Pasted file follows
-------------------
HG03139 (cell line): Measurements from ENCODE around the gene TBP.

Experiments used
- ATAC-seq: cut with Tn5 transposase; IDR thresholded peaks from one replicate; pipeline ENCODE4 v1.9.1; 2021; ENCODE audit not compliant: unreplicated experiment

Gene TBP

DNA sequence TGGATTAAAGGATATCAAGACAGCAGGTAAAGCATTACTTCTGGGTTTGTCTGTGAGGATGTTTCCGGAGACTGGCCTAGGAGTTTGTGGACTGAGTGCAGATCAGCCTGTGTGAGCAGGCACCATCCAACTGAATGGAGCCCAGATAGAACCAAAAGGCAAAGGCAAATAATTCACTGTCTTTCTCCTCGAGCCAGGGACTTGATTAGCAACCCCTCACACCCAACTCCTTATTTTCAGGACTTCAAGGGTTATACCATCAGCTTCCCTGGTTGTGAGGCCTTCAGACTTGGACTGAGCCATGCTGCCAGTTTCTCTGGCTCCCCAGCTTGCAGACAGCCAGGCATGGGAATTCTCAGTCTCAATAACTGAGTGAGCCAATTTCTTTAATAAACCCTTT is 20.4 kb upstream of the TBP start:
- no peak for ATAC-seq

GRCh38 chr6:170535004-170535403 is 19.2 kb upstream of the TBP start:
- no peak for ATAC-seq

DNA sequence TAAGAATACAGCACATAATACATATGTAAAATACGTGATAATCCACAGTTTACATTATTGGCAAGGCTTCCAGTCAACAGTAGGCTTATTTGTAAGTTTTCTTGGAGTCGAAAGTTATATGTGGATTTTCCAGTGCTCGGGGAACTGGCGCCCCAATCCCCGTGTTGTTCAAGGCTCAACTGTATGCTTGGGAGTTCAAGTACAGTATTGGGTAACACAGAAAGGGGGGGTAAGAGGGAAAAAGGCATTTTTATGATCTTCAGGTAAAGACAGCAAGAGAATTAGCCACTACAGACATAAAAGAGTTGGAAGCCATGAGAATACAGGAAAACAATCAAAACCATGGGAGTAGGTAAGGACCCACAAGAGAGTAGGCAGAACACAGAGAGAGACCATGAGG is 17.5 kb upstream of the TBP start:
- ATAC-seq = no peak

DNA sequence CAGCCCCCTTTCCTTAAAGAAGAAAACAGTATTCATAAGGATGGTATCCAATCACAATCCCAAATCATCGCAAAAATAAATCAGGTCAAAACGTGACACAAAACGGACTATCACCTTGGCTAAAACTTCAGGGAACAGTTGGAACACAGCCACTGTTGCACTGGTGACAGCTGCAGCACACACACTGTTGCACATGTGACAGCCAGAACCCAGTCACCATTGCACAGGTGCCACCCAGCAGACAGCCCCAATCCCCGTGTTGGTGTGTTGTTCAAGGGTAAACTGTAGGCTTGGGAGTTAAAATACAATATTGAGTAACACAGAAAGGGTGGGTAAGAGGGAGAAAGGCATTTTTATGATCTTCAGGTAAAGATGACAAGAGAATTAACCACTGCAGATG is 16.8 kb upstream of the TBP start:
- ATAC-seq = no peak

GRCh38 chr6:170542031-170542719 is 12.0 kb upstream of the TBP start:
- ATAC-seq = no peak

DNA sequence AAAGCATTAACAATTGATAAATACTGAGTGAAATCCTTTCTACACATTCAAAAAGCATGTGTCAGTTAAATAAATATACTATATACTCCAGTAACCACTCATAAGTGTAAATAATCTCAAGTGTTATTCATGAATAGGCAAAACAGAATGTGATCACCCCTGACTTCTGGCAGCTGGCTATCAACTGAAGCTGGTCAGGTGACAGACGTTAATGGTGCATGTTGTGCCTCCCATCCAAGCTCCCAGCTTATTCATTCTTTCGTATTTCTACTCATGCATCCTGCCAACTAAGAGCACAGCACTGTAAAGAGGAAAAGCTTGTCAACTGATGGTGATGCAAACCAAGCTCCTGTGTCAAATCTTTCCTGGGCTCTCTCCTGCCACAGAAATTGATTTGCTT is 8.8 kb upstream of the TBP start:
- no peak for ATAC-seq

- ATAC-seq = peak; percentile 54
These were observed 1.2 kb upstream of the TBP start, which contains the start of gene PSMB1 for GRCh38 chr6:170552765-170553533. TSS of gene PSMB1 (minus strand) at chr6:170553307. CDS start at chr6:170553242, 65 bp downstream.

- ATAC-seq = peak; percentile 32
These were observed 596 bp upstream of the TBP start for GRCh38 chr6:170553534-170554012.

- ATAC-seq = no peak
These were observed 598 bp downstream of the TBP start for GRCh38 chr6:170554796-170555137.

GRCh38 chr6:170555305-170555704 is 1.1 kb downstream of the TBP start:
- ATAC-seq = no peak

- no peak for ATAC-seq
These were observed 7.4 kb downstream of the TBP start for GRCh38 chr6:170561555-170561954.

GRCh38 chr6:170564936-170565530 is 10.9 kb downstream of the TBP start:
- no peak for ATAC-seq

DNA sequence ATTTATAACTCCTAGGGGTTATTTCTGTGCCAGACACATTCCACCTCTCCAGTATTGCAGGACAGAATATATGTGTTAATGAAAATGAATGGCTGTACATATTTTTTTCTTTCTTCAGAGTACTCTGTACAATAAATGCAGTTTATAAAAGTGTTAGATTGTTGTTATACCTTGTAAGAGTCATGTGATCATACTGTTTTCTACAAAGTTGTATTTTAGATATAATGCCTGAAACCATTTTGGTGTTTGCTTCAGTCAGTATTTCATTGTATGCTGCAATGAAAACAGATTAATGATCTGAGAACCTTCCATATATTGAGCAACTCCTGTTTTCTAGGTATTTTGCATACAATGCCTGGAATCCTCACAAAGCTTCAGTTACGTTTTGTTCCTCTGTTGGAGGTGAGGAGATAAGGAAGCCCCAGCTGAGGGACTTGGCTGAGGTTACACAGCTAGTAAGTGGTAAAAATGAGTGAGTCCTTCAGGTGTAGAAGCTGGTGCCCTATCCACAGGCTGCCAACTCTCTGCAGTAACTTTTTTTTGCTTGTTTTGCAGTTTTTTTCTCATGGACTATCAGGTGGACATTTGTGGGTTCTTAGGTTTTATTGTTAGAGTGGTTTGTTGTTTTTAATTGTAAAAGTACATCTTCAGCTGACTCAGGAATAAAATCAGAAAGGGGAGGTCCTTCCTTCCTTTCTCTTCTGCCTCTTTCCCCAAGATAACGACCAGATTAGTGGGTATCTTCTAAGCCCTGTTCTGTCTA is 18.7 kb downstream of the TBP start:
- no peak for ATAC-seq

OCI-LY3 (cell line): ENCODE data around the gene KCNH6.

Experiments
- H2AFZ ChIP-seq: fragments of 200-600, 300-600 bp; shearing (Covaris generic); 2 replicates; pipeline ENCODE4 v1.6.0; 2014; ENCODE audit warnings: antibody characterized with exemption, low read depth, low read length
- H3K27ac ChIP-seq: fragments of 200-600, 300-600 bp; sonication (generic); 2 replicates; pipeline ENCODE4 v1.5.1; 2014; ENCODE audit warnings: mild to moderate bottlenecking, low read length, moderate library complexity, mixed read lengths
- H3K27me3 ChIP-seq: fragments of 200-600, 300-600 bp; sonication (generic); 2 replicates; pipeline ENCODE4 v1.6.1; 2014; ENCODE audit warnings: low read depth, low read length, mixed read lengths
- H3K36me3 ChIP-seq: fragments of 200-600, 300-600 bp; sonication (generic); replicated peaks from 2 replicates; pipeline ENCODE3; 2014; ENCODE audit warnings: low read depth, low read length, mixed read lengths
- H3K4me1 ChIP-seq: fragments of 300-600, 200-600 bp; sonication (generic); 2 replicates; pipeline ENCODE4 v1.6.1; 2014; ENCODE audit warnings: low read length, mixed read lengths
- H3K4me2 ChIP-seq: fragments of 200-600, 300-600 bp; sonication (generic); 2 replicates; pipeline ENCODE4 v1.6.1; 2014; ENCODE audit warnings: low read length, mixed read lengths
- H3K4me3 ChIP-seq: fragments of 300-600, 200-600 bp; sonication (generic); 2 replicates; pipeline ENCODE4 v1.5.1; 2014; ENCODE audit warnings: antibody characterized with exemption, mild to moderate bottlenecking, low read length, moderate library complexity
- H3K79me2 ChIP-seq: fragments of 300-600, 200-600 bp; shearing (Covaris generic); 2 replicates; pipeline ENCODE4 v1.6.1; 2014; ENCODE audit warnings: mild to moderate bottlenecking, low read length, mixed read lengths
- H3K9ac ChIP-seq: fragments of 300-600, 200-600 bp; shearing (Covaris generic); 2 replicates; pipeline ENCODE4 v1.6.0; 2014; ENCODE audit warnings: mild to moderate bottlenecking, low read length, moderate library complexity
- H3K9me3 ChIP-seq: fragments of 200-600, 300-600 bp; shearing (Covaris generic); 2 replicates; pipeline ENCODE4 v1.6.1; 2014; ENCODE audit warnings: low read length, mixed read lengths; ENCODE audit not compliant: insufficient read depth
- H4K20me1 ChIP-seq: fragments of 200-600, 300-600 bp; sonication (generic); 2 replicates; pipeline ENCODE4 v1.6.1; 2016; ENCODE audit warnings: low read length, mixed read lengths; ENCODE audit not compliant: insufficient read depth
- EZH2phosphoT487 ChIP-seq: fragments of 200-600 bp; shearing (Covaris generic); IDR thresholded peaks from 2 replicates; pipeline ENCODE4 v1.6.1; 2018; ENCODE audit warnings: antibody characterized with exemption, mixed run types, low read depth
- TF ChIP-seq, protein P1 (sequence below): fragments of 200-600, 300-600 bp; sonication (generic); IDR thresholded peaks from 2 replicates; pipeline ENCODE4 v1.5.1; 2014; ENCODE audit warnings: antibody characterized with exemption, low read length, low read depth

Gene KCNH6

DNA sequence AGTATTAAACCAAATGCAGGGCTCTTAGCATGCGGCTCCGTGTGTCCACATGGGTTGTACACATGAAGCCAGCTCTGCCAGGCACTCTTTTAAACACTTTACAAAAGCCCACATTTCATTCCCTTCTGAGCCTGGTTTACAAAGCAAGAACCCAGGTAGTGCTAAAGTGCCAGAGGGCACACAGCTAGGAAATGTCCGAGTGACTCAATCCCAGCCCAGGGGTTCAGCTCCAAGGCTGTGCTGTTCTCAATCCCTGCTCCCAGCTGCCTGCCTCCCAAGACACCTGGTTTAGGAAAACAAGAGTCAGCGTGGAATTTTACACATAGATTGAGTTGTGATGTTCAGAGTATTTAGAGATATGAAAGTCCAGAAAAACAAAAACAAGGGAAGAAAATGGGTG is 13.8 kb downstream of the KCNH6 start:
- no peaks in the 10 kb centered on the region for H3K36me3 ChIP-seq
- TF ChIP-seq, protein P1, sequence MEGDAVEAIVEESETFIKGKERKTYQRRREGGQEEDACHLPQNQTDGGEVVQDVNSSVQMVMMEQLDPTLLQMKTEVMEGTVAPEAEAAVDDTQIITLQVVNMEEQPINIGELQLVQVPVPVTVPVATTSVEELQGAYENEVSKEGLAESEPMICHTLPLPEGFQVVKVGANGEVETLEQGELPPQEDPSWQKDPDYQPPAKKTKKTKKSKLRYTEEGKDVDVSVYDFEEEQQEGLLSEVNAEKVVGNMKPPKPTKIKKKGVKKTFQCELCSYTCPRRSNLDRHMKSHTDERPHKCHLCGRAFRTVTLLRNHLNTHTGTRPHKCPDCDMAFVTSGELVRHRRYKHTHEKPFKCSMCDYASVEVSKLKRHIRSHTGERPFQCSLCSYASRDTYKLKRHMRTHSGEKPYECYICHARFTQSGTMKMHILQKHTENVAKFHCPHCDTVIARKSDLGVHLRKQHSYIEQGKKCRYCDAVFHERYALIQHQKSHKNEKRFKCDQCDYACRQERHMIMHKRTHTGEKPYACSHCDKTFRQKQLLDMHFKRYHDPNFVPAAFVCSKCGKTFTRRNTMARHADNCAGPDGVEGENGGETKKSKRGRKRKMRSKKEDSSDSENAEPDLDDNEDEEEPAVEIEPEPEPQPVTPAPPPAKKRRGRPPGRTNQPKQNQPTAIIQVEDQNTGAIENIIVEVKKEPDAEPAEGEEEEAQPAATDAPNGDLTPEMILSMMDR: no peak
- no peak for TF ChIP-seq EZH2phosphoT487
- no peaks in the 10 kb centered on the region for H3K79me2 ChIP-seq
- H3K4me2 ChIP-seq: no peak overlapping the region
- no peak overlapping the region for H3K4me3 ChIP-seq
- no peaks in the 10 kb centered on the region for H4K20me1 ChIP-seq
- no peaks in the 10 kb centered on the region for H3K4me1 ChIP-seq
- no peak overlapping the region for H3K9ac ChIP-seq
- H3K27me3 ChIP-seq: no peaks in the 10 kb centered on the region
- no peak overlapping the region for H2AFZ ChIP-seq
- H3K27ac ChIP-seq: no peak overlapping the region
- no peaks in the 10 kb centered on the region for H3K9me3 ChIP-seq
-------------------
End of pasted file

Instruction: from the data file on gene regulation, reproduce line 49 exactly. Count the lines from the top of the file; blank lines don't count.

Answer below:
- TF ChIP-seq, protein P1, sequence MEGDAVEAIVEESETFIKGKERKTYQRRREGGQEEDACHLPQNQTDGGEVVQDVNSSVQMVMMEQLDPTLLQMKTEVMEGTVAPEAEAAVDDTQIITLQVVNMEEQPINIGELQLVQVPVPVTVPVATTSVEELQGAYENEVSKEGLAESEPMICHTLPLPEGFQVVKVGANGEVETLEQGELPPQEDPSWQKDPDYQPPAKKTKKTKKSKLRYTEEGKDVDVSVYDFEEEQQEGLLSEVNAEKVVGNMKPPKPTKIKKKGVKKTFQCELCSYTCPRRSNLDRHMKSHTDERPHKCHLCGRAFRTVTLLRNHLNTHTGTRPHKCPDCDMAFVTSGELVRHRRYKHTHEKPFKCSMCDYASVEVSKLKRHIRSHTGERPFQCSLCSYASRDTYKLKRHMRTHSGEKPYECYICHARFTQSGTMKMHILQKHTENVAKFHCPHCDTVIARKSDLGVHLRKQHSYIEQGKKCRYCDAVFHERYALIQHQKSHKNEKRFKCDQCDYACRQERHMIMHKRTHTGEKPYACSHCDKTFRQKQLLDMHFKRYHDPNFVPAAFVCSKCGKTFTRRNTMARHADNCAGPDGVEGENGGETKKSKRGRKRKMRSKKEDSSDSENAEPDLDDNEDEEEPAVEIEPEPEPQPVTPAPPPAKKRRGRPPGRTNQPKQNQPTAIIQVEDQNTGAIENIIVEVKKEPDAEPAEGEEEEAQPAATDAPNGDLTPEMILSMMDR: no peak